He wasn’t just smoking and ingesting cannabis but using A-PVP (also known as Flakka), a research chemical. In addition, he was using cocaine and, at the bitter end of the downward spiral, snorting heroin. His "second job" was to figure out how he was going to get high. By his own admission, his use wasn’t always because of environmental pressure but rather his mental state.
Just like depression and anxiety, addiction doesn't discriminate.
Drug use doesn't plague only certain kinds of people. Addiction occurs regardless of socioeconomic status, race, gender, culture, or age. Anyone who wants to chase the high he was seeking doesn’t have to look very far.
His final three months in Boulder were erratic, unpredictable, and frightening for everyone in his life. Only after a few incredibly supportive police officers helped us with an intervention did he finally break down and truly own his addiction. A few hours later, in the hospital, he made it clear to us how close he was to dying. At 6-foot-1, he had dropped from 195 to 138 pounds. He had trouble forming words. We were scared out of our minds. And the doctors and addiction counselors who had "seen it all" had never seen anyone with this combination of drugs and research chemicals in their system. I truly hope no other parent ever has to have this experience.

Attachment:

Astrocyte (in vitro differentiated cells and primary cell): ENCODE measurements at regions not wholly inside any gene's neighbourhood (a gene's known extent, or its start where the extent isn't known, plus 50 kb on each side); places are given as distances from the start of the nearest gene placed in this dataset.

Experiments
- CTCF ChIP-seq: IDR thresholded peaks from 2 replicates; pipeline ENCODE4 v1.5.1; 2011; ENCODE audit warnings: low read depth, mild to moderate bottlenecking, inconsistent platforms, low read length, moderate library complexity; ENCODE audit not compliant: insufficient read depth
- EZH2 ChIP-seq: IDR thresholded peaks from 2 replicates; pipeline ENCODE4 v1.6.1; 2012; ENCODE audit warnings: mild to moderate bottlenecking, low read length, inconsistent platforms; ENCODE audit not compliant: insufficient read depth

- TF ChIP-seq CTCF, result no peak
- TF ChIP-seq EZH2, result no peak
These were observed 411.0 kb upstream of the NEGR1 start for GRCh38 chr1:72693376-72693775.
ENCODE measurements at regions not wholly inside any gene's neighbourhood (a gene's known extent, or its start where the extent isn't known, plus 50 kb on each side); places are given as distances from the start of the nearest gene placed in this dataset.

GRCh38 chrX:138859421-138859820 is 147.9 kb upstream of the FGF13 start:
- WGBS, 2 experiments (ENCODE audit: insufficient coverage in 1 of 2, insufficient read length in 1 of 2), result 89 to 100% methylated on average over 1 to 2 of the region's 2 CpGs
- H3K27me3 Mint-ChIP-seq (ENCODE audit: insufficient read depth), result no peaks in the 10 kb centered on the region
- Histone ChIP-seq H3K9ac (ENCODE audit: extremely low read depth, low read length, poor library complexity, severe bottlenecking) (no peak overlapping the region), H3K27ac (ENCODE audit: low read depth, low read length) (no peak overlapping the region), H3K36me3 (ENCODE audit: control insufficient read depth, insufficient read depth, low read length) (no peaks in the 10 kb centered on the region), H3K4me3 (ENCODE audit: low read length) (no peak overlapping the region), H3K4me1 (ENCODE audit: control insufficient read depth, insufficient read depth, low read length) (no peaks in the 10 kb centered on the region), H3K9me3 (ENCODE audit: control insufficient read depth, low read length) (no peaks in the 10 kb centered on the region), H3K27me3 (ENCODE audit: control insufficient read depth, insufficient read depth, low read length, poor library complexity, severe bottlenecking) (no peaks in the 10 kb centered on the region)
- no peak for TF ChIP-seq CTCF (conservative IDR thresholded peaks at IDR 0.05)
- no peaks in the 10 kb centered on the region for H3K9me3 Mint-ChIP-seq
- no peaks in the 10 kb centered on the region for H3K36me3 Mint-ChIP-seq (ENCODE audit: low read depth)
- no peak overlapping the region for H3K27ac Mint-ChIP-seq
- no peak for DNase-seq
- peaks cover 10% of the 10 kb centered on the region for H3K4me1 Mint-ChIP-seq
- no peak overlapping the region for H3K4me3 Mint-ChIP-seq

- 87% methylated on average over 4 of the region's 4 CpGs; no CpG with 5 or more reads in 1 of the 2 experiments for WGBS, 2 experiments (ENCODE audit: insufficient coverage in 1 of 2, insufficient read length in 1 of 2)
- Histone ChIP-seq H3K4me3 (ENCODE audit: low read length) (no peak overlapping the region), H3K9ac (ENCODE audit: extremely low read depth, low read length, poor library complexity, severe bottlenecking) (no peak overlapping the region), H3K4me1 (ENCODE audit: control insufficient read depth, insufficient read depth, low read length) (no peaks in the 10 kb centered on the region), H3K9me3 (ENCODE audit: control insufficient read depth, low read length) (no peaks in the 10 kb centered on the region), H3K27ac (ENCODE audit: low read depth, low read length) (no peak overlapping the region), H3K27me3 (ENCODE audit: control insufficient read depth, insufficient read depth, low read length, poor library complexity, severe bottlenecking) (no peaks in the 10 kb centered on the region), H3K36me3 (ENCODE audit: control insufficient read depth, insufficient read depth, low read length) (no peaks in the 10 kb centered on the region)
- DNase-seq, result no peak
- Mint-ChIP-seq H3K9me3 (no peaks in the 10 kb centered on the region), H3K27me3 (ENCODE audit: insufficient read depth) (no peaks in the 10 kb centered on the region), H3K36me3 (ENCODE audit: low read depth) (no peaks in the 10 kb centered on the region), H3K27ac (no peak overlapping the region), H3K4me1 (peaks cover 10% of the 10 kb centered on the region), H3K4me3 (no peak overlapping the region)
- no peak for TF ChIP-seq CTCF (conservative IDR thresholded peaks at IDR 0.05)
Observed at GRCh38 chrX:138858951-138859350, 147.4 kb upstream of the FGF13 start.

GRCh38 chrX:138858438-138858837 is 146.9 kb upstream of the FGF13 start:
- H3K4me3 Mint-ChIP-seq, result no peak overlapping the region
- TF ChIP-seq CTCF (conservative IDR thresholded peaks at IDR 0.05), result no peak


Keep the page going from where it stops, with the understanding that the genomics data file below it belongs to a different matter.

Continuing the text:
As profound a moment as it was, what was even more profound was that he asked to return to Connecticut.
He promised to take both the program and his addiction more seriously. This was intense and emotional for his mother and me. We weren’t sure anything was going to work at this stage, but we felt this was the best—and perhaps the only—chance he had to find a positive path forward.
This is when I finally gave up hope.